How To Stop a Tantrum


Tantrums! Tantrums are NO fun. But did you know there are ways to stop a tantrum in its tracks? I do not jest. Here are some things I do when I have a young one starting a tantrum. When I was growing up, personal indulgence in a “wo is me” monologue was never entertained. My parents came from poor upbringings and so throwing any sort of fit over things seemed rather spoiled and, well, dumb. I think I have taken the experience from my childhood and applied it to my methods today.

How to Stop a Tantrum

These are all methods I use to stop a tantrum. I don’t do each one each time and I don’t do any special order. You kind of have to feel it out and go with what you think seems best at the moment. You will find some methods are more effective for different children or different ages.

1-Lighten the Mood

My most common thing to do when I have a little one starting a fit is to lighten the mood. I tickle. I joke. I get them laughing. You don’t have to respond to tantrums with a firm, stern face. What you don’t want to do is give in to the tantrum. So say your child starts throwing a fit because she wants to watch TV and you have told her no. You might start tickling her to get her to “turn that frown upside down,” but you still don’t turn the TV on. The rule stays, the attitude changes.


Mimicing seems to work best for the older toddler on into preschooler age range. Sometimes younger toddlers will stop with mimicing, too. Your child starts that fit and you join right in (though I don’t think I ever match the magnitude). This is an extension of my suggestion to lighten the mood. Watching an adult throw a tantrum is quite entertaining. Then the child sees how silly it looks and usually goes from mid-cry to laughter.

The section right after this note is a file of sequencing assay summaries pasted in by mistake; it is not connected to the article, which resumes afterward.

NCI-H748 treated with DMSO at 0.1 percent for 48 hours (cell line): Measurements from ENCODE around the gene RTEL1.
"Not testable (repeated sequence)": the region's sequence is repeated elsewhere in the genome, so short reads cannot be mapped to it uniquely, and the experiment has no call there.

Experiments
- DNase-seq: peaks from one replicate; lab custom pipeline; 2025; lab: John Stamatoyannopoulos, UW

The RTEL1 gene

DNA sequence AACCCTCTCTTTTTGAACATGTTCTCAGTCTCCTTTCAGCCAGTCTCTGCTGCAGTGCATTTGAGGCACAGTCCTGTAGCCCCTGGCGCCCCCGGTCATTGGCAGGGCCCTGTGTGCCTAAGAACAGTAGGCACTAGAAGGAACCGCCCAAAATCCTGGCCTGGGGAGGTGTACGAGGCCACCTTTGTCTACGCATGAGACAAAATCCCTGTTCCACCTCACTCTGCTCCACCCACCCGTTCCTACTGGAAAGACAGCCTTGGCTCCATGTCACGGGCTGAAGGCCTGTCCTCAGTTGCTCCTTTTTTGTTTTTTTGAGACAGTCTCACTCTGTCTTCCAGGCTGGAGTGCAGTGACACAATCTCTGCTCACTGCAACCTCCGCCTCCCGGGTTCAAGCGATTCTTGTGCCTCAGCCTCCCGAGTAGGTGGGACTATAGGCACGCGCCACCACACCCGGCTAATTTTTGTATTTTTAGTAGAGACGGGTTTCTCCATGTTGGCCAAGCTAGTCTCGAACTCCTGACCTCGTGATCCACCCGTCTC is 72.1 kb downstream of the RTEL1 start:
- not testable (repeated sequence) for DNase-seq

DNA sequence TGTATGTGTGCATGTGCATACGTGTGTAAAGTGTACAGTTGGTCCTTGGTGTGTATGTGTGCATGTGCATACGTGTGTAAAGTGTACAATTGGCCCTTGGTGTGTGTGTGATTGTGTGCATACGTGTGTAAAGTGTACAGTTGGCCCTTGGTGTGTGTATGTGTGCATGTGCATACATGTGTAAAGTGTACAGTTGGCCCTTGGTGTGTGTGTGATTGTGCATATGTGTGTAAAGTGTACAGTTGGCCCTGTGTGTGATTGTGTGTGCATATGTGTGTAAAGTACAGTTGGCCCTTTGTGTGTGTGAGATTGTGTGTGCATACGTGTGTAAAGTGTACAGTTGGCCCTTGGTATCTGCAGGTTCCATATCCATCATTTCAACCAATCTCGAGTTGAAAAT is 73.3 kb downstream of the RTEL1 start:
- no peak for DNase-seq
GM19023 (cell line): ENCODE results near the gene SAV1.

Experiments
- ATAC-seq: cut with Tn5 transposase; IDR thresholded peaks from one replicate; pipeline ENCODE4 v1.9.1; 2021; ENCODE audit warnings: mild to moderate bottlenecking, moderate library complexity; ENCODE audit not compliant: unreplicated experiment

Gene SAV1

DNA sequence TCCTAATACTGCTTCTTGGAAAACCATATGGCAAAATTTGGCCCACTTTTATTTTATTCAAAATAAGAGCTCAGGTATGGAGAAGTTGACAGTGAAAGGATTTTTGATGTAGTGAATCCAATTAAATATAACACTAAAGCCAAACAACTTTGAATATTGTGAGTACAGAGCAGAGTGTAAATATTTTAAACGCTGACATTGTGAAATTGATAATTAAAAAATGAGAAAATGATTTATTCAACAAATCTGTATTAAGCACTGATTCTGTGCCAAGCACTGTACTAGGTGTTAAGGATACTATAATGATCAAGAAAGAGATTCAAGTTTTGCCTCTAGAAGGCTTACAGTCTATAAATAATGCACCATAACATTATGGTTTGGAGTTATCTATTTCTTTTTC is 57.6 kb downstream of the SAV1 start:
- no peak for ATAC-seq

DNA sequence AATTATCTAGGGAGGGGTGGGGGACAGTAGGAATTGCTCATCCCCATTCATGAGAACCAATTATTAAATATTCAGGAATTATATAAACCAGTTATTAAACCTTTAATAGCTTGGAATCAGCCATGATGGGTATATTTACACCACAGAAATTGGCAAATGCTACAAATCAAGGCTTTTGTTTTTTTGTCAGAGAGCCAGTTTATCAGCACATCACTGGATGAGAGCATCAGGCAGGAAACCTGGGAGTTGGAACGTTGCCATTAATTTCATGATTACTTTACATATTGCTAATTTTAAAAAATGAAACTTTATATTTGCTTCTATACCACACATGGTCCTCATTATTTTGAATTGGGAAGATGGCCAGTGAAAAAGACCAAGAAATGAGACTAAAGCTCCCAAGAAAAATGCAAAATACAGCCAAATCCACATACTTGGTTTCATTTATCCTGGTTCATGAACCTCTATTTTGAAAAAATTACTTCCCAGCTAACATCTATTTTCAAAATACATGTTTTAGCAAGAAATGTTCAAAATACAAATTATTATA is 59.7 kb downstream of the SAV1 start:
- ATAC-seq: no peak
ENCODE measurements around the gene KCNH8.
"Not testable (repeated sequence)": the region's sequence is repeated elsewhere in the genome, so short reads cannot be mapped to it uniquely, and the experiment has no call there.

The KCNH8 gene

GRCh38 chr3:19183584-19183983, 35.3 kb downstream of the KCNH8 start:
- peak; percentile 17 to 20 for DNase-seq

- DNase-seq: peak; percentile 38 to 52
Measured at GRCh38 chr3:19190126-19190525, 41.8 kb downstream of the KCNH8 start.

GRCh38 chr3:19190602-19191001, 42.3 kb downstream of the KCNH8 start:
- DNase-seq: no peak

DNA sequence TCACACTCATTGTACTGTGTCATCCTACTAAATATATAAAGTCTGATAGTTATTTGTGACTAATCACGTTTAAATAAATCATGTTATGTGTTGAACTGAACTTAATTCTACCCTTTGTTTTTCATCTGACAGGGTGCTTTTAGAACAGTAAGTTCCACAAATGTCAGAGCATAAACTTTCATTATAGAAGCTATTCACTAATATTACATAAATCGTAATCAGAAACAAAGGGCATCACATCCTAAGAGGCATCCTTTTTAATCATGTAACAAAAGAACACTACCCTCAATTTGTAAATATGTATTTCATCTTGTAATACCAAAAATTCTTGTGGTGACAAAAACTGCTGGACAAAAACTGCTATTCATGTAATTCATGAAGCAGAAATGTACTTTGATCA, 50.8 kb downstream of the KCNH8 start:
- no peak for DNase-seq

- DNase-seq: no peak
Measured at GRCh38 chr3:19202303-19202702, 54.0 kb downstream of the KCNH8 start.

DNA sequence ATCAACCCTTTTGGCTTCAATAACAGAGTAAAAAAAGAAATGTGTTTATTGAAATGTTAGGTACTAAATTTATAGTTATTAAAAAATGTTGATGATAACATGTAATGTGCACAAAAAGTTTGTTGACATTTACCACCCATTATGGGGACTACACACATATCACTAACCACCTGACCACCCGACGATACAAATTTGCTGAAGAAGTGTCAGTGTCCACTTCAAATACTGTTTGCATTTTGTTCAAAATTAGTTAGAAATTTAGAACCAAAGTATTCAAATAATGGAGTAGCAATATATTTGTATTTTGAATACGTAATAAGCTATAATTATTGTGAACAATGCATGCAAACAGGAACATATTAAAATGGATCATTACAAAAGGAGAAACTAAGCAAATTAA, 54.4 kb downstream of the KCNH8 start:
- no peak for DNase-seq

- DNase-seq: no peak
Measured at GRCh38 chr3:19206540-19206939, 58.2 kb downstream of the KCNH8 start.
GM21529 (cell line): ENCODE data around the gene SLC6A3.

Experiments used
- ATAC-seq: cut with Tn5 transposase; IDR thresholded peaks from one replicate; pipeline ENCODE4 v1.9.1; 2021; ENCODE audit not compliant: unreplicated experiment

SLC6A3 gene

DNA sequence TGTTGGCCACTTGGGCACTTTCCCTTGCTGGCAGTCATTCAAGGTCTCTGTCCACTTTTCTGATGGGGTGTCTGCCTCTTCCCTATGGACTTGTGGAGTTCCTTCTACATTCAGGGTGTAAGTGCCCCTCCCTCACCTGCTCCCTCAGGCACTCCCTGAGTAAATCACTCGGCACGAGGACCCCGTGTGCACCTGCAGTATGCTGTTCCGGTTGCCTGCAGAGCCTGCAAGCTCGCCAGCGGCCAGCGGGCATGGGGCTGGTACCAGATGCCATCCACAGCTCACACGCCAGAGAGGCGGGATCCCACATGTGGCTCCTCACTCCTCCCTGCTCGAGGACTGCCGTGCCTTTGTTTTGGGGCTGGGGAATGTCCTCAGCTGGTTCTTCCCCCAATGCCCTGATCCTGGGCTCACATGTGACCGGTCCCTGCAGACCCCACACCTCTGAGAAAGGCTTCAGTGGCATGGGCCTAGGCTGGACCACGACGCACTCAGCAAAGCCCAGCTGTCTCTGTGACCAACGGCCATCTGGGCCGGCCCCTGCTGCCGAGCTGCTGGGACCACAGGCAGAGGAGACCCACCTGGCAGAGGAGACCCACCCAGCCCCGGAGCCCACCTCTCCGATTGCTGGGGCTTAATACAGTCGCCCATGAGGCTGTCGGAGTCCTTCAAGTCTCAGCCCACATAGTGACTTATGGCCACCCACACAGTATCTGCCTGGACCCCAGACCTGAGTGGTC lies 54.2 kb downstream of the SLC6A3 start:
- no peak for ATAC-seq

3-Independent Play Time

Sometimes a child just needs to be alone. If your child is having a super grumpy day, do an extra session of Independent Play. Or make sure to get your one session in there. I often find if Brinley is having a grumpy morning, she will come out of Independent Play quite pleasant.

4-Remain Calm and Basically Remain Unimpressed

As your child throws a tantrum, continue on with your business. If you weren’t doing anything, find something to do. Wipe the counter off if you can think of nothing else. Fluff some pillows. Continue on as though that tantrum isn’t phasing you in the least. Your child often wants some sort of reaction from you. If you react with some strong emotion, your child will feel a bit vindicated.

5-Express Empathy

Sometimes you child needs you to pick her up and hold her and empathize. “I know you really wanted to watch a show. You can’t right now, but I know you are disappointed about it.”


Redirection can work for any age. Young toddlers can be physically moved to a better location or activity. Toddlers and young preschoolers can be directed to new activities. Preschoolers and children can be given a list of other options to choose from. As your child gets older, you can encourage personal problem solving by helping your child brainstorm what to do. “No, you cannot watch a show right now. Can you think of a different activity you could do instead?” (and if they try to pull the “nothing” thing, see this post: Discipline Phrase: “Just Sit and Be Bored”)

See Substitution: Toddlerwise for more on redirection.

7-Tell Your Child To Stop

Sometimes, even admist all of these awesome tools I just listed, your child will carry on with the tantrum. At that point, I tell the child it isn’t okay. It is okay to be sad or disappointed, but it isn’t okay to carry on and throw a tantrum. If the child wants to continue throwing a tantrum, it will have to be done on his or her bed.

The next time you encounter a tantrum, try some of these methods out. Always remember to remain calm–that is your best tool ever.

For more posts on discipline, see:


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